Not that I am complaining. It's the economic facts of life that you need to make profits to get investment; and always have, nationalised or not. Essex don't; they collect a good whack of income from the long-suffering passengers but where it goes is anyone's guess . . . not, we can say into First's profits.
Should I report it as Good News! When it happens?......Delete
And yes, Ensign are brilliant. You only need to follow them on Twitter to know that.
Norfolk and Suffolk don't deserve new buses. Stop complaining.ReplyDelete
Who are you to say that!? The area has been neglected for years by big groups and local authorities, it's time it all had a shake up if you ask me.Delete
You have to laugh. That's how bad bus companies are at Customer ServiceReplyDelete
Some one contacted First Essex asking what the adult single and return fare was on rout 37 from Brentwood to Bishops Hall Park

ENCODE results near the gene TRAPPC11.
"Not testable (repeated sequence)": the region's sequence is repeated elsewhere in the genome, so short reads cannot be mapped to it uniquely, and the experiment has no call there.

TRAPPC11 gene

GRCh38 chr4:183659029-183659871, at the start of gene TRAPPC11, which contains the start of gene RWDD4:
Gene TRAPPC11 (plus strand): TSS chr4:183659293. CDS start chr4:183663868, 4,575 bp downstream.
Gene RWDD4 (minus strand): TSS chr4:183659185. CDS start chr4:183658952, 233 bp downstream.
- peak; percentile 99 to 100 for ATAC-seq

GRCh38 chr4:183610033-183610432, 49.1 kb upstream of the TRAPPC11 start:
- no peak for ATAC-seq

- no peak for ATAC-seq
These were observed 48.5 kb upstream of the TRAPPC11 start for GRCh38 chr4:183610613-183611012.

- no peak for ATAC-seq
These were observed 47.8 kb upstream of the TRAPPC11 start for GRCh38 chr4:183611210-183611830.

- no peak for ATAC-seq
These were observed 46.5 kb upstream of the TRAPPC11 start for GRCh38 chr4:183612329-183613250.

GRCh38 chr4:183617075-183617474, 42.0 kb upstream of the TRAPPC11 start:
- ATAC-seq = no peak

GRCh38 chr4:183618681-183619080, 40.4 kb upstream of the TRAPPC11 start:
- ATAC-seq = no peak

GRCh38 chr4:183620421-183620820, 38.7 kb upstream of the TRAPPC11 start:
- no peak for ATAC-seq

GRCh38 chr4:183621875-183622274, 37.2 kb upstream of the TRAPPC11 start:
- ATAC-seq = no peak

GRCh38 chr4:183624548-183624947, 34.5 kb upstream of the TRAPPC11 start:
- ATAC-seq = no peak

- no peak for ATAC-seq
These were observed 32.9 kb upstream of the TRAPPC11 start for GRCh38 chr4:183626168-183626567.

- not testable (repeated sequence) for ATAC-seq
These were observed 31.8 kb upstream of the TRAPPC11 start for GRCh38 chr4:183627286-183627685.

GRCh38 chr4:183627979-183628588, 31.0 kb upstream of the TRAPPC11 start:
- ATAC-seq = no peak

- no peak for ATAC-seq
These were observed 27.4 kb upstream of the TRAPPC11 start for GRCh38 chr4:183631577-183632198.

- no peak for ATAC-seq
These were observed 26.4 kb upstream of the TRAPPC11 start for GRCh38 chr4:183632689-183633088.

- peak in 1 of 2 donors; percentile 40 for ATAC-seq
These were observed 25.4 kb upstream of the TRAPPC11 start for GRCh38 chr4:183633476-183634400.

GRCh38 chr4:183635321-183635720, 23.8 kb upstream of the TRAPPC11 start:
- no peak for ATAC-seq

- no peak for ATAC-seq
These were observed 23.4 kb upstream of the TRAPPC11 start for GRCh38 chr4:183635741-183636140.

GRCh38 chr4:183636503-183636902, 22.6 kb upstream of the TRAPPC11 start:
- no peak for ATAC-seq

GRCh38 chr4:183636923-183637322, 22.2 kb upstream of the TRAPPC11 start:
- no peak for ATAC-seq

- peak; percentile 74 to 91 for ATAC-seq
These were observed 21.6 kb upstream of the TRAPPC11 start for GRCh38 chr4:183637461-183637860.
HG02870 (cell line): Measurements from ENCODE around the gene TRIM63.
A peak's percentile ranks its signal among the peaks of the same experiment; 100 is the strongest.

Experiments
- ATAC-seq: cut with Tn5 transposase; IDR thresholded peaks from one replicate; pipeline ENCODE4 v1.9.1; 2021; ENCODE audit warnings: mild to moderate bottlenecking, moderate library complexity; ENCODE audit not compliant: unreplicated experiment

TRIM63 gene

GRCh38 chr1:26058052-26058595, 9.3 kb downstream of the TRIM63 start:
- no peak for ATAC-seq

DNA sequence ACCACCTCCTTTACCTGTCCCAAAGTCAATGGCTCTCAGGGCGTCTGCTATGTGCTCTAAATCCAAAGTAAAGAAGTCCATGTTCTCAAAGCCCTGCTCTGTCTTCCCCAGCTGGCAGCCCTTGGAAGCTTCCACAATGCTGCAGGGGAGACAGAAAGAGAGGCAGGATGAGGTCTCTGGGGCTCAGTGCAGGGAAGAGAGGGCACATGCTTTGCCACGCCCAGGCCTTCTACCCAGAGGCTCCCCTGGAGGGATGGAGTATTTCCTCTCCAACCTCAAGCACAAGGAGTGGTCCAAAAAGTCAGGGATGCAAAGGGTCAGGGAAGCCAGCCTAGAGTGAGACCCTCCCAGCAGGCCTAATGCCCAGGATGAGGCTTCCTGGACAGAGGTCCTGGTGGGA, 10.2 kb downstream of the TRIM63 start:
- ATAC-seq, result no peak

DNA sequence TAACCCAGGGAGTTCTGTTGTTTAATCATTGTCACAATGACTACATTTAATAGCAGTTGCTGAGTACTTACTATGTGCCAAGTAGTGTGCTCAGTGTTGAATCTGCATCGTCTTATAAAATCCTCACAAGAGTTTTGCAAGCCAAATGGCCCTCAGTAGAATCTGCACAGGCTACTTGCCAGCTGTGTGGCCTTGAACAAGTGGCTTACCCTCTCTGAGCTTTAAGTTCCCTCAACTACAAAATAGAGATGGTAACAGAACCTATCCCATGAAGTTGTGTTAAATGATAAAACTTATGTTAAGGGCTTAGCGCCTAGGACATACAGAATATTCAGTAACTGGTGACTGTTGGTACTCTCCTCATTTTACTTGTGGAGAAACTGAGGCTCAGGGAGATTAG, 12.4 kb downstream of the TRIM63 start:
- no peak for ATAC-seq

Now don't laugh at this point. There answer as we do not have this information you will have to ask the driver
When the poster went back to them they then suggested ask Traveline . They do not hold fares information in fact they tell you to contact the operator
This shows though what a shambolic mess bus companies are
It gets even worse when multiple operator operate the same route om different days or in the evening
It seems bus companies want to drive passengers away
The Good News is I think Ensign are introducing the 31 which runs over a duplicate route and at the same timetabled frequency. How long will First's "service" survive? Everyone has said for ages they need some competition. At last they have, a bit, and we can see what happens! Every little helps, as they say!Delete
Yes, I think that was Roger too, wasn't it? I know whenever I mention social media to one First manager (not his department), his eyes roll so far to the back of his head he could examine his own brain. It's known, but no one seems to have the power, or inclination to do anything about it.ReplyDelete